Dynamic simulation modelling for a smoke-free Queensland
13 November 2017
Our dynamic simulation model is helping the Queensland Government to reach its target of reducing the smoking rate to 8% by 2026.
The Queensland Government commissioned the model to inform its smoking reduction strategy by identifying and testing key priority interventions to see which are most likely to make an impact.
The model was developed as a partnership between the Prevention Centre, the Decision Analytics Program of the Sax Institute and Queensland Department of Health. The chief architect of the model was biostatistician Dr Adam Skinner.
“Now we are interested in knowing which strategies will contribute to reducing smoking further,” she said.
“Developing a dynamic simulation model will help us target our approach and make sure our investments are effective and efficient.”
The modelling process involved three workshops bringing together key stakeholders in tobacco control, including policy makers, academics and the non-government sector. Representatives from across government, including Housing and Premier and Cabinet, as well as from interstate governments also had input into which interventions were likely to work and where energy and time were best invested.
This expert input was then combined with research and data to develop a tool that can be used to test and forecast the likely impact of different interventions or combinations of interventions over time.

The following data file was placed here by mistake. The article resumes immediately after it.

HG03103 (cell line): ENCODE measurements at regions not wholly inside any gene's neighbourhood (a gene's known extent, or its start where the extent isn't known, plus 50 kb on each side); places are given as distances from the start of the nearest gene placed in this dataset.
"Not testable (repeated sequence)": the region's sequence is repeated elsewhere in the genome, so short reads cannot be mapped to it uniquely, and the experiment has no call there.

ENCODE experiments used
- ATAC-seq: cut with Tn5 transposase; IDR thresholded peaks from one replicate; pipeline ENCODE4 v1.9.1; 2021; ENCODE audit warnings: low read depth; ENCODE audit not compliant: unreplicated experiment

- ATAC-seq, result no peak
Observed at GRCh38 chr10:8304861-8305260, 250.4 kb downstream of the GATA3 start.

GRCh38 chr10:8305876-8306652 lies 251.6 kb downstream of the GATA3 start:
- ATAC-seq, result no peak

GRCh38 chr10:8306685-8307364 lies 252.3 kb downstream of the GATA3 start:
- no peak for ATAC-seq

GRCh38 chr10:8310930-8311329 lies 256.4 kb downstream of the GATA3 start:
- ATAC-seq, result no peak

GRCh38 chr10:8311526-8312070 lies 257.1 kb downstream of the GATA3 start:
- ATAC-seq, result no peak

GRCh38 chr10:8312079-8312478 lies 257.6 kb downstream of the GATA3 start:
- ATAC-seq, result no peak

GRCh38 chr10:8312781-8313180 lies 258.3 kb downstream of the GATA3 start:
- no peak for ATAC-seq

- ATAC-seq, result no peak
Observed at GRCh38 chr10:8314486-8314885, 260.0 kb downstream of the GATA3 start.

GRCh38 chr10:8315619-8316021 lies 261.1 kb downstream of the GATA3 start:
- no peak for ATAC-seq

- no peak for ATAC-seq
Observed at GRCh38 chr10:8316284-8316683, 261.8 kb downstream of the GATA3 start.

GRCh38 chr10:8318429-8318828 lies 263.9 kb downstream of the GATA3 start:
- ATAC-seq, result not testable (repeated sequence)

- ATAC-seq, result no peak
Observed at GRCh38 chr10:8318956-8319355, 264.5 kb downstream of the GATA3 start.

A key focus of the project is how to reduce the significantly higher smoking rates for Aboriginal and Torres Strait Islander communities in Queensland, and for people living in remote areas or with social and economic disadvantage.
The model is testing a wide range of interventions, including those already in place and other options that are being considered in Queensland, such as licensing of tobacco retail outlets. The model is currently being refined and will be completed later this year.
Ms Pippy Walker, the Prevention Centre research officer who has coordinated the modelling process, said the model had already shown there was potential to achieve a more rapid decline in the prevalence of smoking than would be achieved if smoking reduction strategies remained as ‘business as usual’.
“We are looking at policies designed to reduce product accessibility, acceptability and affordability and increase smoking cessation. It is now about determining what combination of these approaches will produce the greatest public health gains both for the whole Queensland population and those high risk communities,” she said.
Ms Whitehead said the modelling process was useful because it brought together a diverse group of stakeholders to offer different perspectives on what was likely to be most effective.
“The mapping process itself also helped us to see where our investments are strong and provided the opportunity to identify gaps – it was really beneficial to step back and map our investments in this way” she said.
- Helen Signy, Senior Communications Officer